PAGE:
I instinctively knew that if I gave him an ultimatum that he had to kiss me, then there would be no sex at all. During that week any sex was a priority, even if every time felt like a random hook-up.

After he, left, I couldn’t stop thinking about his not kissing me. The more I tried to analyze it, the more it translated in my brain to him not finding me attractive anymore. I had gained weight, and where before I had been cute and chubby, now I was undeniably fat.

He hadn’t insulted me or made any comment about my body at all, but I still went to the painful place of being fat-shamed and decided that was why he had refused to kiss me.

When I accused him of treating me like a prostitute, he turned it around and blamed me for trying to manipulate him and making him do something he hadn’t planned on doing. I was confused. Was he was paying me back for cheating on him — which was an immature way to deal with his hurt feelings — or was he trying to make me feel bad for wanting sex at a plus-size? Either way, it wasn’t flattering or empowering.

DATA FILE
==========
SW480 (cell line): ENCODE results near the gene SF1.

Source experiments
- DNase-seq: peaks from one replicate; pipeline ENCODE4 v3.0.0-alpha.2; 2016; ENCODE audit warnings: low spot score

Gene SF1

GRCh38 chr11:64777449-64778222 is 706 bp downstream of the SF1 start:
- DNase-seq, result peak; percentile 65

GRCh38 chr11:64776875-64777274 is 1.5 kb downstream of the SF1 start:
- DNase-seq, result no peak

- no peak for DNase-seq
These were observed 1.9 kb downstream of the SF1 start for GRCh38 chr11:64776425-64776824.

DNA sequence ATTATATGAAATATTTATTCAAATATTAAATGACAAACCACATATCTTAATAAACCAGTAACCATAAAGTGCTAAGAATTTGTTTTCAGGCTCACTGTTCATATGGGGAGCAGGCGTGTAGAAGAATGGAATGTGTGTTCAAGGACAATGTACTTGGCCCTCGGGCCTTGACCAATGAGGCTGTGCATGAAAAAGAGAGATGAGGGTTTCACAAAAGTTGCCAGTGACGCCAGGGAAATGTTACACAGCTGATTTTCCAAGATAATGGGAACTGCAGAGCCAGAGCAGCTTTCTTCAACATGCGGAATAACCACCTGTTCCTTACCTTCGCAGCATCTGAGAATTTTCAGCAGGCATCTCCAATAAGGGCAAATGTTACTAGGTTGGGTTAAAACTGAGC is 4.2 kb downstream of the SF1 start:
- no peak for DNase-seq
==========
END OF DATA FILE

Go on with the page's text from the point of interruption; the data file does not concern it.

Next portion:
The sex with my ex wasn’t bad, but the pain never fully went away. I’ve talked to him about it since then, and he’s tried to explain his reasons, but mostly we chalk it up to him being an immature dick.

I have no definitive answer if this incident was shaming or if I’m interpreting it that way. But whether it was or wasn’t, refusing to kiss someone that you supposedly have some residual feelings for is a very shitty thing to do. Luckily, I was able to find a partner who loves me and who never feels the need to punish me for my body not being a certain size or for past injuries — and who is someone who wants to kiss me all the time.